Many people are suggesting paths forward. Those that are serious and not just positioning in an election year, recognize that the station becomes more muddled each day, the false foreclosures on fatally defective documents must stop, but that the buying and selling and refinancing of properties presents still more problems and risks. In the end the solution must hold the perpetrators to account and deliver relief to homeowners who have an opportunity to maintain possession and ownership of their homes and who may have the right to recapture fraudulently foreclosed homes with illegal evictions. The homes have been stolen. It is time to catch the thief, return the purse and seize the property of the thief to recapture ill-gotten gains.

Statement of John Griffith Policy Analyst Center for American Progress Action Fund

Before

The Congressional Progressive Caucus U.S. House of Representatives

Hearing On

Turning the Tide: Preventing More Foreclosures and Holding Wrong-Doers Accountable

Good afternoon Co-Chairman Grijalva, Co-Chairman Ellison, and members of the caucus. I am John Griffith, an Economic Policy Analyst at the Center for American Progress Action Fund, where my work focuses on housing policy.

It is an honor to be here today to discuss ways to soften the blow of the ongoing foreclosure crisis. It’s clear that lenders, investors, and policymakers—particularly the government-controlled mortgage giants Fannie Mae and Freddie Mac—must do all they can to avoid another wave of costly and economy-crushing foreclosures. Today I will discuss why principal reduction—lowering the amount the borrower actually owes on a loan in exchange for a higher likelihood of repayment—is a critical tool in that effort.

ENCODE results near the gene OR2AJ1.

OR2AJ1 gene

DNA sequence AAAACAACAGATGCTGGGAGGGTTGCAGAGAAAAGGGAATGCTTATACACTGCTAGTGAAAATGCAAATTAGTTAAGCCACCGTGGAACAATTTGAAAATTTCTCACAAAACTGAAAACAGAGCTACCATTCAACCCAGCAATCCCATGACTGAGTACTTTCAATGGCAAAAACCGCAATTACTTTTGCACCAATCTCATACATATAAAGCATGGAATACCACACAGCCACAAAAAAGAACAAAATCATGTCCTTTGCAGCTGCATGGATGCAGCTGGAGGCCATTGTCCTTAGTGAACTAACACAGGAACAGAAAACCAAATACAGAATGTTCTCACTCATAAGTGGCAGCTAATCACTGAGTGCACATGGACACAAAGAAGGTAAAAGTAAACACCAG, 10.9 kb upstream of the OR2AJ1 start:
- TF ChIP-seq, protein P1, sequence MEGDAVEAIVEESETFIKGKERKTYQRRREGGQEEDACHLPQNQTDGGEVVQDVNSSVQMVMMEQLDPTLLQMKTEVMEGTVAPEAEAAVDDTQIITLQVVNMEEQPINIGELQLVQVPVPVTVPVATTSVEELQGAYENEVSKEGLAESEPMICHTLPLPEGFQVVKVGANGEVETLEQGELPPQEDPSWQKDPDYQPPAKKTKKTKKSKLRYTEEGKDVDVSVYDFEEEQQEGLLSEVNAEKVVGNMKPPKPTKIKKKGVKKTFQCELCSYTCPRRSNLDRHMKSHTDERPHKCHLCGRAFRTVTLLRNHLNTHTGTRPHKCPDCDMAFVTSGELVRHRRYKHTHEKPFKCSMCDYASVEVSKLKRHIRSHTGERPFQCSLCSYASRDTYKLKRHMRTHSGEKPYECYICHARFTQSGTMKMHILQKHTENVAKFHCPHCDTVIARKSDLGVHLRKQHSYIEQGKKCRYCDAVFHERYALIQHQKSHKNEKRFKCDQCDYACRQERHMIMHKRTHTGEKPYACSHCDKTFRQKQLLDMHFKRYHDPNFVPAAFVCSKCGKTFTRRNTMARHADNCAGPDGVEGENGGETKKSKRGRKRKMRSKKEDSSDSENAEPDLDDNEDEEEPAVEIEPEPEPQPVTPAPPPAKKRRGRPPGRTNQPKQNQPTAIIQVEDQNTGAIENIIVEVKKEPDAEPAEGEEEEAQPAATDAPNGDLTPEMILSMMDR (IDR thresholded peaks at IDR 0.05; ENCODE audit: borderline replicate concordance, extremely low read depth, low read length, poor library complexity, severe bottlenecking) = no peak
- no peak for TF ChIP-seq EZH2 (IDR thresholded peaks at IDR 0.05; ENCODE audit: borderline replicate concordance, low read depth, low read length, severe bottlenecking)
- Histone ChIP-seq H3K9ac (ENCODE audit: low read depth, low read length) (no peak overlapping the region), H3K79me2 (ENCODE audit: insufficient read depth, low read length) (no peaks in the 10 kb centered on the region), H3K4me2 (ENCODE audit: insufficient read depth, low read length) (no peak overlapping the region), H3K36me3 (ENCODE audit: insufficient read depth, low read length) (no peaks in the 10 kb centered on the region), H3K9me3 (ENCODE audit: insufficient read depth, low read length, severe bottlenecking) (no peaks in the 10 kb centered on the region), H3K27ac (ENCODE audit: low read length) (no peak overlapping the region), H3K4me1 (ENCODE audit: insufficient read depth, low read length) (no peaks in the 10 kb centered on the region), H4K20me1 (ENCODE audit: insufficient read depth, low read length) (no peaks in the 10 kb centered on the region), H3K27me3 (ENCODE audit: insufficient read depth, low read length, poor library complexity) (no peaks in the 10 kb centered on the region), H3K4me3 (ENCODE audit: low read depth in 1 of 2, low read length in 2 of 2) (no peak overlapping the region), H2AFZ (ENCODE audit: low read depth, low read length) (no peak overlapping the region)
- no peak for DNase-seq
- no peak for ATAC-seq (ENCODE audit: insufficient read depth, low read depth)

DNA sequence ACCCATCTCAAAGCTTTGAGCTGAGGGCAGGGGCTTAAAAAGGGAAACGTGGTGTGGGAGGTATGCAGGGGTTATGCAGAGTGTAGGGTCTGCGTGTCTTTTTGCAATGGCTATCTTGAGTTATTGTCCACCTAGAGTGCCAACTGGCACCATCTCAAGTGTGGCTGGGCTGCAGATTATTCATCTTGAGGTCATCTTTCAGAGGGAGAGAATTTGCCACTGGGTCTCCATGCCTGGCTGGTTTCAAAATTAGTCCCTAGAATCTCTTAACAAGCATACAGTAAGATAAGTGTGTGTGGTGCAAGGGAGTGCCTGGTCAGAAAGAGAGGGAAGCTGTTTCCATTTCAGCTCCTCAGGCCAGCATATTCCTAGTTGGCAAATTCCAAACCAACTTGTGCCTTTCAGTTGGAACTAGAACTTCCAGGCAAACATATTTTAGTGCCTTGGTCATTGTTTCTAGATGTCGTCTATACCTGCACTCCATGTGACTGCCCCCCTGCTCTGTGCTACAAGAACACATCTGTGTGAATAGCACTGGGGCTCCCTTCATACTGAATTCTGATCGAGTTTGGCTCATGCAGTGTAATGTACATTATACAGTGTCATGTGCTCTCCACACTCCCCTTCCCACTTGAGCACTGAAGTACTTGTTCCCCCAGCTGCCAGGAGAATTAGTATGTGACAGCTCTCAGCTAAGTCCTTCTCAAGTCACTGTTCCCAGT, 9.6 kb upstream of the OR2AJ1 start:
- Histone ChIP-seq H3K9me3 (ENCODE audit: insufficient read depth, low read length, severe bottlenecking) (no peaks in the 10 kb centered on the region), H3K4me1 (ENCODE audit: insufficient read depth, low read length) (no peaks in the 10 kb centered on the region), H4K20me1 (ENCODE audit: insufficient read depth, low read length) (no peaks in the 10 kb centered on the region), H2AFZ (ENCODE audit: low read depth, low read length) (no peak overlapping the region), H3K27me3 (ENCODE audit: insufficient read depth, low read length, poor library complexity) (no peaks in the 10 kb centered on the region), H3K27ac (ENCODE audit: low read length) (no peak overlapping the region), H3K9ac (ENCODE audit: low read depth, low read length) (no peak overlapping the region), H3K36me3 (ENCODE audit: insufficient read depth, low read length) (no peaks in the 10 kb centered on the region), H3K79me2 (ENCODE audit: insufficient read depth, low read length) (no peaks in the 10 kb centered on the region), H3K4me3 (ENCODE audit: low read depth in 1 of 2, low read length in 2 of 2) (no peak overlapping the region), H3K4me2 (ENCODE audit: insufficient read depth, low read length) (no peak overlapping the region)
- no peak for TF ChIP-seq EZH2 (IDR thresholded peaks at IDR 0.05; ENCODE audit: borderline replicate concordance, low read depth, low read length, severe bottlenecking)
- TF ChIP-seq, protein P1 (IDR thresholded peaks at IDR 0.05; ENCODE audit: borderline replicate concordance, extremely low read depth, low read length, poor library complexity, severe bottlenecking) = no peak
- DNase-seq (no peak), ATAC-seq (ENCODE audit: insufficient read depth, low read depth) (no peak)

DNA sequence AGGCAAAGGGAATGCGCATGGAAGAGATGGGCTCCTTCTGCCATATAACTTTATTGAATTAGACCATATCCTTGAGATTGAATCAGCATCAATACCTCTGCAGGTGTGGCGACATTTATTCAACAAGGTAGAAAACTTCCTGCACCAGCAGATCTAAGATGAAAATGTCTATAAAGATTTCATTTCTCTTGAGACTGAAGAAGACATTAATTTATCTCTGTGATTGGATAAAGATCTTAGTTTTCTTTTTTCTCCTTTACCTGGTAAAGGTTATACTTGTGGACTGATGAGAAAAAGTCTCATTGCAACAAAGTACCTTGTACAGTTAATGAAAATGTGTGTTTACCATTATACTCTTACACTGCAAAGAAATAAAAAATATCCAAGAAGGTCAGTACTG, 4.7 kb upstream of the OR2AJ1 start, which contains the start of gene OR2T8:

Specifically, I will discuss the following:

1      First, the high cost of foreclosure. Foreclosure is typically the worst outcome for every party involved, since it results in extraordinarily high costs to borrowers, lenders, and investors, not to mention the carry-on effects for the surrounding community.

2      Second, the economic case for principal reduction. Research shows that equity is an important predictor of default. Since principal reduction is the only way to permanently improve a struggling borrower’s equity position, it is often the most effective way to help a deeply underwater borrower avoid foreclosure.

3      Third, the business case for Fannie and Freddie to embrace principal reduction. By refusing to offer write-downs on the loans they own or guarantee, Fannie, Freddie, and their regulator, the Federal Housing Finance Agency, or FHFA, are significantly lagging behind the private sector. And FHFA’s own analysis shows that it can be a money-saver: Principal reductions would save the enterprises about $10 billion compared to doing nothing, and $1.7 billion compared to alternative foreclosure mitigation tools, according to data released earlier this month.